photo: SAIKI Taku

Box, flowers and constellations design, hyomon

ArtistOBA Shogyo
Year1993
Material/ TechniqueJapanese lacquer, wood, gold, etc.
Size/ DurationH13×W25×D15cm
Copyright Notice© OBA Masashi
Year of acquisition/ donation2001
DescriptionBorn in Kanazawa, Ishikawa, Japan in 1916. Died in Ishikawa in 2012.

Oba Shogyo studied the fundamentals of design at the Department of Design and Painting at Ishikawa Prefectural Industrial School, and after graduating continued studying under his father, OBA Soshu. Beginning in 1943 he served a two-year apprenticeship under MATSUDA Gonroku as a vocational trainee from Kanazawa. As well as acquiring a broad range of ‘maki-e’ techniques, he was also heavily influenced by Matsuda’s approach to lacquer art. Among the various maki-e techniques, Oba excels in particular in the technique known as ‘hyomon,’ which involves cutting designs out of sheets of gold or silver, affixing them to the surface of vessels, and polishing them after lacquer has been applied and allowed to harden. In 1982 Oba was designated a Holder of an Important Intangible Cultural Property (Living National Treasure) in maki-e.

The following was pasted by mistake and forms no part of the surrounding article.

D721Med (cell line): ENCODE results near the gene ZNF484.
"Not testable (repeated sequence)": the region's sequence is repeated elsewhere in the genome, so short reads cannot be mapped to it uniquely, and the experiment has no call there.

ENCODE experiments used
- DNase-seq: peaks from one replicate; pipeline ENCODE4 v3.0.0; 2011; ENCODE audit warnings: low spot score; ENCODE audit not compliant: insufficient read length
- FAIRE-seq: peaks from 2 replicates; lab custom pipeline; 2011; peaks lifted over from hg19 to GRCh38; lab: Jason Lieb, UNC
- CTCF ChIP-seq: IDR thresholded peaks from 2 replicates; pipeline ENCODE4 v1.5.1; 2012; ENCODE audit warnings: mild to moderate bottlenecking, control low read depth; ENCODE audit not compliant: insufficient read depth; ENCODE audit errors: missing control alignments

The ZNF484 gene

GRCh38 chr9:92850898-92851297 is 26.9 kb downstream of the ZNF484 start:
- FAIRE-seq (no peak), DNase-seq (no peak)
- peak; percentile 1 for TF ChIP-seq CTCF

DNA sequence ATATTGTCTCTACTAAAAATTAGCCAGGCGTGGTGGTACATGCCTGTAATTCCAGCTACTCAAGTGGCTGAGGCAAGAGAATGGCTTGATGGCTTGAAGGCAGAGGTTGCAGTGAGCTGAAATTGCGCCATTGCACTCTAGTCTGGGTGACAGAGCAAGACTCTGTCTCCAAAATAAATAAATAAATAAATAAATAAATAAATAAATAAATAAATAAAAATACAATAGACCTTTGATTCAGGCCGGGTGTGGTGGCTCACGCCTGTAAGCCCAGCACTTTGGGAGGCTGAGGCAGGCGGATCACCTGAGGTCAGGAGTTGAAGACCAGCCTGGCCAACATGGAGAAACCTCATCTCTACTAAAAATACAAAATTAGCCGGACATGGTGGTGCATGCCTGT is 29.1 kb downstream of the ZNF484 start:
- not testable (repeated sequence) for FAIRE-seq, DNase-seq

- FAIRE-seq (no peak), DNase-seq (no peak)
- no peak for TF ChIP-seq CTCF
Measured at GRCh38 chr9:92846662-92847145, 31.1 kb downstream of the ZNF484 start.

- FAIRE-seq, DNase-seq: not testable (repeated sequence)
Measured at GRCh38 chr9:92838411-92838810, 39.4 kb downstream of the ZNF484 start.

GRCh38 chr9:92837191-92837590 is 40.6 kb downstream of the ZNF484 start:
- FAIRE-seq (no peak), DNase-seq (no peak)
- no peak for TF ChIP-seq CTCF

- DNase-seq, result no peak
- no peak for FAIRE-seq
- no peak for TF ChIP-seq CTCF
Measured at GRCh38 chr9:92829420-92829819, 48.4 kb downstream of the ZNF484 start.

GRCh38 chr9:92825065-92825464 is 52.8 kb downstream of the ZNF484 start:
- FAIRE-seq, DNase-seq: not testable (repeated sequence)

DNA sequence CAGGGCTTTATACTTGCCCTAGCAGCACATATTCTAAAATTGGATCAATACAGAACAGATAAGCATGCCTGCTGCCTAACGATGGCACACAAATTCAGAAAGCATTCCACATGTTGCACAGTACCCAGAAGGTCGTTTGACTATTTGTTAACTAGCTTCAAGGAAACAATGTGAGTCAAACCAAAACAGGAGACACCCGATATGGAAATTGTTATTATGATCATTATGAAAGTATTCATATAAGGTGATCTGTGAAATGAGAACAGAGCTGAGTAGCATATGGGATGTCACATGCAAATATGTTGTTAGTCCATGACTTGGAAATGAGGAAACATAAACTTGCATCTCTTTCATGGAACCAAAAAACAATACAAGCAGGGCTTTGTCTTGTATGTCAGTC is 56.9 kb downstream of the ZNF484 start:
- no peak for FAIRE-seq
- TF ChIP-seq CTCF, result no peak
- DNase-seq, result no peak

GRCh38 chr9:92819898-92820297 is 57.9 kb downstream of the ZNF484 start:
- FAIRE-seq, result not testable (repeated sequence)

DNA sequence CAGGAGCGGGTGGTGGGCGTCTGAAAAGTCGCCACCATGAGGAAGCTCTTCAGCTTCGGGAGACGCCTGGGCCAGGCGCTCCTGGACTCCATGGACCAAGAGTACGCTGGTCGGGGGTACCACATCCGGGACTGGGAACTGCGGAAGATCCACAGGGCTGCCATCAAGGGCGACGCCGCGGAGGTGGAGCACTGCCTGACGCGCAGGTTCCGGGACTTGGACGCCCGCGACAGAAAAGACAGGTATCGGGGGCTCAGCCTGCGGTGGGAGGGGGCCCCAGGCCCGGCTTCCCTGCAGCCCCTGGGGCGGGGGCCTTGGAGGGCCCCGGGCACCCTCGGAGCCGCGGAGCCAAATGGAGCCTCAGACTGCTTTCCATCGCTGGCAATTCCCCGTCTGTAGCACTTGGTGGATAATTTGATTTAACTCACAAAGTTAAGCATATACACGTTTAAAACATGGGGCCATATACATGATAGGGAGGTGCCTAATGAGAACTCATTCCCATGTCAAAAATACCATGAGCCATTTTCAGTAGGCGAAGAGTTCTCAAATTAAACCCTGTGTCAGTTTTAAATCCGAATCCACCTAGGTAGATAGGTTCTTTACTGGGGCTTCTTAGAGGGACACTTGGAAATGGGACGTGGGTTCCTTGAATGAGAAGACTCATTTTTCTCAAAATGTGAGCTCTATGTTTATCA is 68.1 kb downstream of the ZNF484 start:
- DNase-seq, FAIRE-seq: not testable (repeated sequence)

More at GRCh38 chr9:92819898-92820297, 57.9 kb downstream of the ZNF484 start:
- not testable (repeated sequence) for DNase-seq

The black surface of the lacquered box is decorated with constellations including the Big Dipper and Cassiopeia. Using the hyomon technique, each individual star is rendered in raised gold. Around each star, its luminance is depicted in mother-of-pearl or gold, with fine gold hyomon lines connecting the stars in each constellation. Perched on these lines are birds, also rendered in gold hyomon and seemingly suspended in a world of pitch-darkness. Although depicted tenderly in lines with varying thicknesses as if painted with a brush, the Japanese plum, tree peony, and other flowers also exhibit the boldness typical of hyomon. These tiny, refined flowers appear to flutter in the infinite, pitch-dark space. This work is one of the “Constellation” series produced between 1991 and 1995. Abstracted into simple patterns, the design is created with an inevitability arising from the marriage between it and the technique, which brings out the best in the materials, creating a dignified harmony with the shape of the vessel.

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